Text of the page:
Long love affair with the lower leagues

Published 19/05/2015 | 00:00

Jack Stephens of Swindon Town avoids Chris Basham of Sheffield United during the Sky Bet League 1 play-off semi-final second leg at the County Ground
Jack Stephens of Swindon Town avoids Chris Basham of Sheffield United during the Sky Bet League 1 play-off semi-final second leg at the County Ground

Myself and the good wife celebrated our wedding anniversary at the weekend. Seven wonderful years of wedded bliss.

A famous blockbuster from the silver screen immediately springs to mind, The Magnificent Seven or was it The Seven Year Itch?

During our honeymoon in southern Italy, Manchester United beat Chelsea to win the Champions League and my how times have changed, from champs to chumps in less than a decade.

A quick search revealed that copper and wool are the thoughtful gifts of choice for a seventh anniversary. Herself was mightily taken aback when she unwrapped an ornate chamber pot and a PC Plod tea cosy.

Speaking of presents, the Aston Villa defenders were in a very giving mood on Saturday as they gifted Sadio Mané the fastest hat-trick in Premier League history but, unfortunately for Liverpool fans, Steven Gerrard wasn't able to summon up a parting gift on his last hurrah at Anfield.

Aside from my darling wife another of my passions in life is for lower league football, a love affair that has already lasted for more than three decades.

You can keep your Cindy Crawford-esque Champions League or your glamour girl Premier League, give me the plain Jane Championship, League One and League Two any day of the week.

Never mind your Barcelona, Real Madrid, Juventus and Bayern Munich et al in the upper echelons of the game, it's Ispwich, Bolton, Preston and Colchester where it's really at.

There may be a divide between the leagues bigger than Neil Ruddock's shorts but there's also a lot less preening, diving, rolling around and waving imaginary cards and more down to earth, honest to goodness football where a proper full-blooded challenge isn't frowned upon and you'll get occasional flashbacks to the muddy pitches of yore.

If ever there was an advertisement for the lower leagues it came in last week's League One play-off semi-final second leg between Swindon Town and Sheffield United.

Being a fanatical fan of Swindon for as long as I care to remember obviously makes me a bit biased, but a 5-5 draw is exciting fare in any man's language, with the Robins progressing 7-6 on aggregate, after the nine minutes of injury-time tested my thumping ticker to the limit.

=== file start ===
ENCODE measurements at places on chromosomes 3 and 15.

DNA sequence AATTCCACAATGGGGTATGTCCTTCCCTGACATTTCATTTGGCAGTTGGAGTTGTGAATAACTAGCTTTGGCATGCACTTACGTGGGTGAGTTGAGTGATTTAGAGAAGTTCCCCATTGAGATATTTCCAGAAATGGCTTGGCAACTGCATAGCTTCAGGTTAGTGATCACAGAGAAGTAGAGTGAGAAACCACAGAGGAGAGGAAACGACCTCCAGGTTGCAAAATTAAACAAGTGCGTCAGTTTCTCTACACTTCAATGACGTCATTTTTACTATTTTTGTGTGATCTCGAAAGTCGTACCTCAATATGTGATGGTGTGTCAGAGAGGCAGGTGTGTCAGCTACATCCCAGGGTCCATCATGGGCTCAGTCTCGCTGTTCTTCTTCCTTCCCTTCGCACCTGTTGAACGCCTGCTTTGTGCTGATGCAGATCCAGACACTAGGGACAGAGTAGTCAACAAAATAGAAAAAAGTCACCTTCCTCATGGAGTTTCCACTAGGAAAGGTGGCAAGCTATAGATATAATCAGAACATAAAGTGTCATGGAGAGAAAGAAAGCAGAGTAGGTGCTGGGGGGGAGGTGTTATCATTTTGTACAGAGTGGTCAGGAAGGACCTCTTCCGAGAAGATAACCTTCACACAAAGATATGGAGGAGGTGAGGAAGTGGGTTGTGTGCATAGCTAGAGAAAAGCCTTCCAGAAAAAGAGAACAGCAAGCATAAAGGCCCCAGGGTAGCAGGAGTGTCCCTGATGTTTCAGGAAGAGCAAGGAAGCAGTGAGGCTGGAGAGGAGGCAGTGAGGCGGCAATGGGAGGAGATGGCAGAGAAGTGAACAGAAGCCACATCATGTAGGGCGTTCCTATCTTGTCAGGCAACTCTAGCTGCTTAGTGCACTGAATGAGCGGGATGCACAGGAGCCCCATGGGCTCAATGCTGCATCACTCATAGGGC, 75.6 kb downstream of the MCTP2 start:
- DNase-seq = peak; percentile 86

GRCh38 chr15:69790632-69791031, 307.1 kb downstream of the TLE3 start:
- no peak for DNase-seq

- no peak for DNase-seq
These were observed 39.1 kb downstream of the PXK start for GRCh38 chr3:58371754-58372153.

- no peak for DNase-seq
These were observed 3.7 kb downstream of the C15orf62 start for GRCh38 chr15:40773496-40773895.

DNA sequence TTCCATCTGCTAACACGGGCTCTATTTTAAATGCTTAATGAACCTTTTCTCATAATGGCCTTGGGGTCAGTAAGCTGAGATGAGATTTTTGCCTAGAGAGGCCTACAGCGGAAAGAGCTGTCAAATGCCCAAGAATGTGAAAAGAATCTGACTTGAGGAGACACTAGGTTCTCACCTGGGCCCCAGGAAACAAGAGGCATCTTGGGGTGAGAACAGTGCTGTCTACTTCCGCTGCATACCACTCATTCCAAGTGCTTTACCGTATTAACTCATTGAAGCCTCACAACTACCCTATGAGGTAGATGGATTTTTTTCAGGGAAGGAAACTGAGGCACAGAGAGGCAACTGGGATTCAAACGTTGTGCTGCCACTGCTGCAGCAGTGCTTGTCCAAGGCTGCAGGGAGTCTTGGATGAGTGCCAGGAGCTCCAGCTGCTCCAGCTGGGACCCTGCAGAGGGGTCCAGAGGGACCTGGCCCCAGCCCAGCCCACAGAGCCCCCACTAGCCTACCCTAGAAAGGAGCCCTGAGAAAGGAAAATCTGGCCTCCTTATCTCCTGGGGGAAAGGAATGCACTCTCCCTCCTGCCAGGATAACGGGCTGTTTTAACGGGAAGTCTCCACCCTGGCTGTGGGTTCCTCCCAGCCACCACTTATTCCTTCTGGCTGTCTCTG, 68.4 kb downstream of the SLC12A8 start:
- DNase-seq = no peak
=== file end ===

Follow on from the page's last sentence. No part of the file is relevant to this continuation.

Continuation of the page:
The biggest drawback of being a fan of a club like Swindon is in a joyous moment like the final whistle of the gladitorial joust against Sheffield United is you have no one to share the elation with.

A few years back when Swindon were last in a Wembley play-off final I wrote a piece headlined 'The loneliness of a Swindon Town fan' and was more than a tad surprised by the response.

I received a phone call from Drogheda (the article appeared in a paper up there) inviting me to join a few fellow Swindon supporters to watch the match in a pub in the Wee county, as well as e-mails from Leeds United, Millwall, Derby County and Watford fans telling me they feel my pain. The following week an anonymous reader even dropped the official match programme from the Wembley showpiece into the office post box (thank you kind stranger whoever you are).

Of all the sporting subjects I've tackled and opinions I've voiced, I didn't expect the biggest reaction to come to a piece on Swindon Town, yet people actually went out of their way to source my e-mail address and phone number. Maybe I should set up a support group for fans of lower league football, like a dating website without the seediness for football deviants.

If anyone wants to open their eyes to the joys of the football league you could do worse than tuning into the League One play-off final between Swindon and Preston North End next Sunday, two exciting sides who believe in playing football in the right way.

After me bigging it up no doubt it will be a boring 1-0 but after what I went through in the semi-final as long as it's settled in Swindon's favour that will suit me just fine.

While the excitement level of the play-offs reach fever pitch, the Premier League is wallowing lower than a worm's belly at the moment with Chelsea being the best of a very average lot. Man City continue to underachieve considering the astronomical investment, Arsenal flatter to deceive and Louis Van Gaal has a better chance of winning Britain and Ireland's Next Top Model than Man United do of winning the league or Champions League in the next three years.

The Sky Sports-billed best league in the world has already been overtaken by Germany and can now see Serie A in its wing mirror as the Italian league takes its place in the fast lane.

It won't be long before England loses one of its Champions League spots so Arsenal and United will soon be battling it out for third place if they want to join Europe's elite, giving the likes of Liverpool and Spurs even less chance of gaining a place at the continent's top table.

Settling down to watch the Ulster Championship opener I was expecting to be bored to within an inch of my life with all the talk of the slow death of Gaelic football.

In truth Donegal versus Tyrone wasn't as turgid as I feared but some of the cynicism, play-acting and mouthing off would put the winking Ronaldo to shame, and there was so many colourful cards flashed it could have been sponsored by Dulux.

However, the opening weekend of the championship wasn't bad enough for me to turn into one of those Ostrich reporters Nigel Pearson was on about, no need to bury my head in the sand for the summer just yet.

Wexford People

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